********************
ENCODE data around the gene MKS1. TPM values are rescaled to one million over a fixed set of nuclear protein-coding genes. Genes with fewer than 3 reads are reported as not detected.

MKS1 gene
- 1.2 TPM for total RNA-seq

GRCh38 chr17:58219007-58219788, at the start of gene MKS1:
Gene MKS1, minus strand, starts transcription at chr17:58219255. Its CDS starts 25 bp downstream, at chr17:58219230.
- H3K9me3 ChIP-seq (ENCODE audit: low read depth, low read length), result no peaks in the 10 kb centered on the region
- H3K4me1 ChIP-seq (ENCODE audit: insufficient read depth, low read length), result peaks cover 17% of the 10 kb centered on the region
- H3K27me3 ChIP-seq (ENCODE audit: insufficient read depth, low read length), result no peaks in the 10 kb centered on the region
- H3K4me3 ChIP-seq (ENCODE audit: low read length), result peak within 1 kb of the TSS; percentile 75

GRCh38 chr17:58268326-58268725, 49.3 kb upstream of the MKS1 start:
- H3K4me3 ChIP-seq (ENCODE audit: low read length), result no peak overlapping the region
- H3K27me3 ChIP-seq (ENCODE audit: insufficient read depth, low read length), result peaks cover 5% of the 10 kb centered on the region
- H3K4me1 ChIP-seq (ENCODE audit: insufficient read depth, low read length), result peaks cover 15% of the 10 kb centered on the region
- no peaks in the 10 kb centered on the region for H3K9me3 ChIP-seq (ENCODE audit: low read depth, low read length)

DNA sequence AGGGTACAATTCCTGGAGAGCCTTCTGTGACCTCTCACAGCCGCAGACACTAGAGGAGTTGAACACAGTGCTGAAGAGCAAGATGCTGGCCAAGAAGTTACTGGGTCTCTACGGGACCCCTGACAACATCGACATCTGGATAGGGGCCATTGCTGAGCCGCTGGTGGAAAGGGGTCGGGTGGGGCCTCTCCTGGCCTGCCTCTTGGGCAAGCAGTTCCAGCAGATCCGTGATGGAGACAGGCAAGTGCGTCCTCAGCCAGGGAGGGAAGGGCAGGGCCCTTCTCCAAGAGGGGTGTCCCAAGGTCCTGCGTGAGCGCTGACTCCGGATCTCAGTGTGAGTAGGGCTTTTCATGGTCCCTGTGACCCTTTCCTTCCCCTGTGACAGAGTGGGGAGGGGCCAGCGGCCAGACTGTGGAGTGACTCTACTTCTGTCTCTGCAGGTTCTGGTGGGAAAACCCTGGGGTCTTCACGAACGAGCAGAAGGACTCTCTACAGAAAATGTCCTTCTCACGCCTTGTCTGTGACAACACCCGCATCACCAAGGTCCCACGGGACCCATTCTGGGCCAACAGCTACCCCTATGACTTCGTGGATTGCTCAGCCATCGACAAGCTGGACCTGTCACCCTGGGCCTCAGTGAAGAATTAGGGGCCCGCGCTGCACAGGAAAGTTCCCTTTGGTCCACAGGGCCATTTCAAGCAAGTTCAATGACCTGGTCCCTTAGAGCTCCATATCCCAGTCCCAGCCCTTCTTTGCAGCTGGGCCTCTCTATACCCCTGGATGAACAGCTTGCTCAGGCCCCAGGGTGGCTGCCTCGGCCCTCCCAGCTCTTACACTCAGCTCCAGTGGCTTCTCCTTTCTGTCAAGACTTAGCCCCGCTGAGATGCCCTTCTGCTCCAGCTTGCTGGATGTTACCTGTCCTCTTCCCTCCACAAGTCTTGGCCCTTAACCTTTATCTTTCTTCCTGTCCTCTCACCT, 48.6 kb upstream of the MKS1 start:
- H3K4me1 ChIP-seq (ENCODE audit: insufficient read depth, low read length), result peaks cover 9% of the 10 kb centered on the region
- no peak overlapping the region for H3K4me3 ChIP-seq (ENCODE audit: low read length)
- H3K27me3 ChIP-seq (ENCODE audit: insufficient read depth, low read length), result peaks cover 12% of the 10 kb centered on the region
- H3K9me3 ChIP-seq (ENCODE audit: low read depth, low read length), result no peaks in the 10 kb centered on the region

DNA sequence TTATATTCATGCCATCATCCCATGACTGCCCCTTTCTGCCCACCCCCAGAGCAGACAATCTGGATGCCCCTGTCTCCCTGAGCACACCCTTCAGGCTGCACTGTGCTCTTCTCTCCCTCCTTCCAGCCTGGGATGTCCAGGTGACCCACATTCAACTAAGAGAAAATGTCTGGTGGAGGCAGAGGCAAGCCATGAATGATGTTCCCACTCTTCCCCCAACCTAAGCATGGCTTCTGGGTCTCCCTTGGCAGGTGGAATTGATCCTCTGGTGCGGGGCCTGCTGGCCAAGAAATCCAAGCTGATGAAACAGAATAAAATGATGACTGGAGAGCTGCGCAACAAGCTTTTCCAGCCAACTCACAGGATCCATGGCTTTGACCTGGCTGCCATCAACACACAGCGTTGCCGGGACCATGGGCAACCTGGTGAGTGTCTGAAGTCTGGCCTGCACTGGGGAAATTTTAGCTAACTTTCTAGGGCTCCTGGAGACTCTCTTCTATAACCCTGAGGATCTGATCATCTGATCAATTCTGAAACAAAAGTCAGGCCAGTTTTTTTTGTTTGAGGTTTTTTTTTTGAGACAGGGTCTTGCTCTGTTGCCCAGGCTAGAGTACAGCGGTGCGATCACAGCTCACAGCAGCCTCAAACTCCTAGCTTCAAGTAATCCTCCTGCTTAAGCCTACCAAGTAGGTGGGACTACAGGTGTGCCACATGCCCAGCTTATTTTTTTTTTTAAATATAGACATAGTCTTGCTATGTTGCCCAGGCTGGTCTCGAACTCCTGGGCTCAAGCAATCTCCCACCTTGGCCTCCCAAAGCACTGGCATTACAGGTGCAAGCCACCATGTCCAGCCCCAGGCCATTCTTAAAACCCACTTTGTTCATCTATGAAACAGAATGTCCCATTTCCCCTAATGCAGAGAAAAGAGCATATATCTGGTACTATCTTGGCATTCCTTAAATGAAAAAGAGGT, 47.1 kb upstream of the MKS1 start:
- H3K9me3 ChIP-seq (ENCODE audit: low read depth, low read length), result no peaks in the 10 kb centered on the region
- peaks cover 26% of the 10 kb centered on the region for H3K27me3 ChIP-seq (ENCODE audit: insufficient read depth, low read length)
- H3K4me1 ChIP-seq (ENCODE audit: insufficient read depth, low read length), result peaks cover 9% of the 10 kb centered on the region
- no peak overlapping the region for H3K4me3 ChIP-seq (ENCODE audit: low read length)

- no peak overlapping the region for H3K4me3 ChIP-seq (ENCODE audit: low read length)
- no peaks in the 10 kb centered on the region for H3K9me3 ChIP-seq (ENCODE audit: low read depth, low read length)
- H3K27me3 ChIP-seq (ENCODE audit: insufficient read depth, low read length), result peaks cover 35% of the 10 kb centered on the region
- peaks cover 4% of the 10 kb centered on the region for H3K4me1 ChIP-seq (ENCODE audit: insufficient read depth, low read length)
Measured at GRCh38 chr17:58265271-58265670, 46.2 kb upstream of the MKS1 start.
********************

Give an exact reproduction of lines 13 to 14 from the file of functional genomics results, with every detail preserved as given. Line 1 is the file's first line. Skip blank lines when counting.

- H3K4me1 ChIP-seq (ENCODE audit: insufficient read depth, low read length), result peaks cover 15% of the 10 kb centered on the region
- no peaks in the 10 kb centered on the region for H3K9me3 ChIP-seq (ENCODE audit: low read depth, low read length)